|Course info for the state of emergency|
This is an informational web page for the Computer Systems course (NSWI170), which is being taught at the Faculty of Mathematics and Physics, Charles University. The schedule for the course can be accessed in SIS.
You can find here:
|10.2.2020||A new web page was created.|
Lab credit and the course test are completely independent.
Each lab will hold one assignment (possibly broken down into several steps). The assignments are incremental, which means that your code and knowledge obtained when solving one assignment may be required for the subsequent assignment(s). The individual assignemnts lead to the final home assignment. To receive a credit for the labs, you need to complete all the individual assignments from all labs and sucessfuly present the final home assignment to your lab teacher.
Under regular circumstances, the individual lab assignments are solved during the labs. If one fails to complete the assignment during the labs or misses the class altogether, the assignment should be finished at home. In any case, the assignments has to be uploaded to Study Group Roster (a SIS module) before midnight of the day when the next lab starts.
The final home assignment has to be presented in person to your labs teacher. Individual labs will have individual terms for presentations (announced by the lab teacher before the summer examination period). Primary criterium for the credit is that you solution is fully functional. Secondary criterum is the code quality. Solutions which severely violate good coding practices will not be accepted.
The course exam will take the form of a short written test followed by a programming task for Arduino in a lab. The terms will be announced before the summer exam period in Student Information System as well.
If you have any questions or suggestions related to the lectures, please contact the teachers.
The presented schedule is only informational. Teaching time for a matter may vary slightly depending on the student's grasp.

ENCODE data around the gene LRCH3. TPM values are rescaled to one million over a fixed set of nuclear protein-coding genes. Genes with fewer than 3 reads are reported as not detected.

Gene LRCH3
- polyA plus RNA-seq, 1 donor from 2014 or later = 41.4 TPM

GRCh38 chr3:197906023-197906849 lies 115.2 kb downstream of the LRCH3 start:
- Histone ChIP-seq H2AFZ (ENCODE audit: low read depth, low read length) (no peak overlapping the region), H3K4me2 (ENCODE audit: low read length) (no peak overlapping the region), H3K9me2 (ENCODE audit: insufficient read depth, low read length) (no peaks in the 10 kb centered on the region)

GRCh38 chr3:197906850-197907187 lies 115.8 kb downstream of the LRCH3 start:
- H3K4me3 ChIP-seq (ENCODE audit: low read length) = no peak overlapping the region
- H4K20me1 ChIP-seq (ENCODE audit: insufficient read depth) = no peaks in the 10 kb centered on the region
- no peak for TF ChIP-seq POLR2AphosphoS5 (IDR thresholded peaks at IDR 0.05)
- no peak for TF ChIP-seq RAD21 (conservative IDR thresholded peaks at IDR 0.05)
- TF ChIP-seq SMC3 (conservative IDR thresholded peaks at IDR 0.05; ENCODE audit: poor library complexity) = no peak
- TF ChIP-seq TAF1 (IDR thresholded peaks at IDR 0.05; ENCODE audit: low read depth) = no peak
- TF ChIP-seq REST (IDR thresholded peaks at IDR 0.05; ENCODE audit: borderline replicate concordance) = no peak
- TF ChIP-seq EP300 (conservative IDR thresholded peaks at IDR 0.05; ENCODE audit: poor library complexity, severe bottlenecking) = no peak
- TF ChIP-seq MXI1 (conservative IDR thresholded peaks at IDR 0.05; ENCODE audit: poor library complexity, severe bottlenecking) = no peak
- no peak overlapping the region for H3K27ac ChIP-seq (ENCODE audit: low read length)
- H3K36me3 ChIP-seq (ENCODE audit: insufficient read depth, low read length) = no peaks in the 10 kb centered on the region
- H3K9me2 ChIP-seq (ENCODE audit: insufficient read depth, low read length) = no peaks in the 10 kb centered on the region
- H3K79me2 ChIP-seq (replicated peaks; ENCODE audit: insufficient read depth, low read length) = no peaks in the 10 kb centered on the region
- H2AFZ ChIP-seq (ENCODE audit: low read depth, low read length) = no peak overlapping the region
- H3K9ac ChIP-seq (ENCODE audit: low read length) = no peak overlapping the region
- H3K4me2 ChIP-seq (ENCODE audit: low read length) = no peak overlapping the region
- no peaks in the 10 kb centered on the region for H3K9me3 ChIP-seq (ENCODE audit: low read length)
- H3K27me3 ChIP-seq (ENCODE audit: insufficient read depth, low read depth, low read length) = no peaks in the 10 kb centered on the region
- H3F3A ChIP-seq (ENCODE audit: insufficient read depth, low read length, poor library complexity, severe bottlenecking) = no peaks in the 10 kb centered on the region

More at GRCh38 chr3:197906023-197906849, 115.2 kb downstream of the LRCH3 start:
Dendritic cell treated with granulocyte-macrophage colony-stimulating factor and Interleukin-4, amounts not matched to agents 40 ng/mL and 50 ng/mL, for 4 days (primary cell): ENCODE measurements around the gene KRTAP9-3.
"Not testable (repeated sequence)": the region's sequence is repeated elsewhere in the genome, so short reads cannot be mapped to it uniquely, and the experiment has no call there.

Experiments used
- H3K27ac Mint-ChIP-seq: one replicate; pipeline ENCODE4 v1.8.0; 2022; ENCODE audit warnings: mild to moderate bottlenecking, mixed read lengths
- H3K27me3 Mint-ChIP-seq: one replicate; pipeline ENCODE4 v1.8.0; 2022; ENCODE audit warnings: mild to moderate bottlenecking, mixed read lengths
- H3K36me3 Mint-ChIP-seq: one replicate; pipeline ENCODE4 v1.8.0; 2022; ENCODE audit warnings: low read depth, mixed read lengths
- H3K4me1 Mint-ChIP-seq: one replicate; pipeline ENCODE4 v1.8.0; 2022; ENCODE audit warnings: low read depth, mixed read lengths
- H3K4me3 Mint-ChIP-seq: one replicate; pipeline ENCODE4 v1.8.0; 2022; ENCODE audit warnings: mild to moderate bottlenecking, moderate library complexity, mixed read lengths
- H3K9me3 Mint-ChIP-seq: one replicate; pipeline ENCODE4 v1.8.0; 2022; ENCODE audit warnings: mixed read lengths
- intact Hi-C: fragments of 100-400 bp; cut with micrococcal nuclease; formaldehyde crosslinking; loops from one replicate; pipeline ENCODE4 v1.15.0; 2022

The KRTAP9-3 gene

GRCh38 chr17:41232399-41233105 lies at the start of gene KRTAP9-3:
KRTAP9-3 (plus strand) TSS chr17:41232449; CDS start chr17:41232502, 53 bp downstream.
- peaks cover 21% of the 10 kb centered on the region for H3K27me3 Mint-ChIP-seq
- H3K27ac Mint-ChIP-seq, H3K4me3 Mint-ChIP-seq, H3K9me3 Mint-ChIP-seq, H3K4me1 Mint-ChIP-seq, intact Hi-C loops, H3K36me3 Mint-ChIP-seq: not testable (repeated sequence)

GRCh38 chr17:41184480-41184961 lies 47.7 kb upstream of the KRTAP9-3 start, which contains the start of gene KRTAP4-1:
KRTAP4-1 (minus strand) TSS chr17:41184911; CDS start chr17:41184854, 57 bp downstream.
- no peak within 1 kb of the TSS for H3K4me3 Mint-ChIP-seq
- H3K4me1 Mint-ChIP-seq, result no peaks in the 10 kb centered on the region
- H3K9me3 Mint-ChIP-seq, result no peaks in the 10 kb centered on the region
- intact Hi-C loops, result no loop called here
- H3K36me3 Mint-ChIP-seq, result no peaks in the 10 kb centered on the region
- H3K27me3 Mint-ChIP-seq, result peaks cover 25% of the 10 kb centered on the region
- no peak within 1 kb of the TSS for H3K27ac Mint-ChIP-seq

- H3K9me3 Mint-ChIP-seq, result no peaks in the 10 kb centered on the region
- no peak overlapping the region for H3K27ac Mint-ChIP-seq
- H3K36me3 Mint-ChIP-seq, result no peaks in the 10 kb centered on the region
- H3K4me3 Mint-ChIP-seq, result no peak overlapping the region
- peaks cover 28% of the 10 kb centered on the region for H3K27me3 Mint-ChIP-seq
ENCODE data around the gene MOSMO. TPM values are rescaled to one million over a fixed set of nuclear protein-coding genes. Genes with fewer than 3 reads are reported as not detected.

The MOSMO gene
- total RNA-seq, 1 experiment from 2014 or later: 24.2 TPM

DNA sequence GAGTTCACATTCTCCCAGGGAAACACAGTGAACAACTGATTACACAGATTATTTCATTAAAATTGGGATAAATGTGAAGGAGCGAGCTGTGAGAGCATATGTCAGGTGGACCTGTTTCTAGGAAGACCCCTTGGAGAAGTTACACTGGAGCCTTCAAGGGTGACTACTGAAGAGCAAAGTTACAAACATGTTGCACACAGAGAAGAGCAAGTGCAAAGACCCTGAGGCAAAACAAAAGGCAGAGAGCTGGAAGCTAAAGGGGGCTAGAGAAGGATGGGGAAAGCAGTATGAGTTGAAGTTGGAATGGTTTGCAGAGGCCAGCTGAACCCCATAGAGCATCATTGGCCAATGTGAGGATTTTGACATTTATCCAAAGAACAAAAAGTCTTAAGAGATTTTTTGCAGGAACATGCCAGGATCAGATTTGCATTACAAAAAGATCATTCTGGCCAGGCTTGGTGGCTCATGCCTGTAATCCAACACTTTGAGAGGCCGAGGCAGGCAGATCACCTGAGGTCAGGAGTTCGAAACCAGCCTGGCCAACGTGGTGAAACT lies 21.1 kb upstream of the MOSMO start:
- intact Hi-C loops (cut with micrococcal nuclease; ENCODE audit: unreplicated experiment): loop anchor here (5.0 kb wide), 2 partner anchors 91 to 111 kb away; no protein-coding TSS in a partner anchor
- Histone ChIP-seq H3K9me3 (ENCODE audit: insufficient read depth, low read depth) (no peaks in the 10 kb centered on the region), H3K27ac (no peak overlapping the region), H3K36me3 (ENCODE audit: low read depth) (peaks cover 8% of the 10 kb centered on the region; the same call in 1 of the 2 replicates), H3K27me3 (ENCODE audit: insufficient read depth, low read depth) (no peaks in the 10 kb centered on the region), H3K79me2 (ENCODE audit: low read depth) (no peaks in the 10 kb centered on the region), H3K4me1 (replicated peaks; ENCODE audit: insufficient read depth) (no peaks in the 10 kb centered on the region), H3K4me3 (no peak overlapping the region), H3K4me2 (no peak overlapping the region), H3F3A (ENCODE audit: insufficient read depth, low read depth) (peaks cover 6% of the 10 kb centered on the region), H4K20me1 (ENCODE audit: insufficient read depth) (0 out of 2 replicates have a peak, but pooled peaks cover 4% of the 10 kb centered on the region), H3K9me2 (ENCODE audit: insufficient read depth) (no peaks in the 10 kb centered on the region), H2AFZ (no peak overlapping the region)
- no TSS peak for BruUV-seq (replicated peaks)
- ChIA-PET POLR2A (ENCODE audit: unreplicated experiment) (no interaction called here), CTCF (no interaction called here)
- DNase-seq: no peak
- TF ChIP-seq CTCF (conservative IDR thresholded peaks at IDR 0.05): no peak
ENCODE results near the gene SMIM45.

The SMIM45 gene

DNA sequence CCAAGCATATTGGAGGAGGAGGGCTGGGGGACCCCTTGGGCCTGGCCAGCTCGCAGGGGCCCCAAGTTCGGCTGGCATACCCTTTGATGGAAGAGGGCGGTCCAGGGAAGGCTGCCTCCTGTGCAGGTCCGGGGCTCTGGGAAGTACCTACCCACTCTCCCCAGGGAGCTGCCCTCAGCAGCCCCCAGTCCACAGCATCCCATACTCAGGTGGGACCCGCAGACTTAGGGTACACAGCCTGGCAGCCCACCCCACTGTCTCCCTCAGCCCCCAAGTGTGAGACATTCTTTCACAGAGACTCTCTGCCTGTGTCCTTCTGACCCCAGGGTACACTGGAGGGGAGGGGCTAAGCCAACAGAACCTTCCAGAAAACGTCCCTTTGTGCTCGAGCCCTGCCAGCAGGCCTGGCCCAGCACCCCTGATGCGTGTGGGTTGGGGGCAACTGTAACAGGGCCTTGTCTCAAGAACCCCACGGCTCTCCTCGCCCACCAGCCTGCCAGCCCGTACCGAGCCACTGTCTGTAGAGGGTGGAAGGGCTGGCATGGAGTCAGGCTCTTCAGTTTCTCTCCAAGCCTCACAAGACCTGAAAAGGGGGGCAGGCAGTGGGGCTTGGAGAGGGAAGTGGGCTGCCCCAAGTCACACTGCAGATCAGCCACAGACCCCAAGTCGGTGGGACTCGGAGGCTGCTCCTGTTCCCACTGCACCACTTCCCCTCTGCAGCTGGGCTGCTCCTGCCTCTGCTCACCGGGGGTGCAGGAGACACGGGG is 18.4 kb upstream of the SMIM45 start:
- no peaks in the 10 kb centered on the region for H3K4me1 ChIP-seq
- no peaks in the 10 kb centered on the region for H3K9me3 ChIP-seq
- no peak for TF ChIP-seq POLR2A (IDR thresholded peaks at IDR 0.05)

|18.2.||Introduction, C language||CS-00-INTRO.pptx|
|25.2.||C language (cont.)||CS-01-C.pptx||LB-01-C.pdf|
|3.3.||Computer and CPU architecture||CS-02-CPU.pptx||LB-02-CPU.pdf|
|10.3.||CPU - instruction set, registers|
|17.3.||CPU - instruction set (cont.), stack|
|24.3.||Memory - addressing, data, alignment, allocation||CS-03-MEM.pptx|
|31.3.||Memory - memory hierarchy, cache|
|7.4.||Programming languages - compilation, libraries, linking, memory organization, function calls, parameter passing||CS-04-LANG.pptx|
|14.4.||Programming languages - variables, heap, runtime, JIT, VM/container, source code portability|
|21.4.||Operating systems - role, architecture, CPU modes||CS-05-OS.pptx|
|28.4.||Operating systems - interrupt, exception, DMA|
|5.5.||Operating systems - process, thread, scheduling, file system|
|12.5.||Operating systems - virtual memory|
|19.5.||Parallel programming, synchronization||CS-06-SYNC.pptx|
If you have any questions or suggestions related to the labs, please contact your corresponding teacher.
Library for your Arduino labs: Funshield.zip
|C language||detailed info||lab01-C.pptx||lab-cs-01-C.pptx||detailed info|
|Arduino IDE, setup/loop||lab02-Blinq.pptx , result visualization||lab-cs-02-Arduino.pptx|
|LEDs & Buttons||lab03-Buttons.pptx , visualization of Task 6||lab-cs-03-Buttons.pptx|
|7-seg display||lab04-7seg.pptx , visualization of results||lab-cs-04-7seg.pptx|
|7-seg display - multiplex||lab05-7segmux.pptx , multiplexing, Task 5||lab-cs-05-7segmux.pptx|
|7-seg display - running message||lab06-7segalpha.pptx , starter pack, result||lab-cs-06-7segalpha.pptx|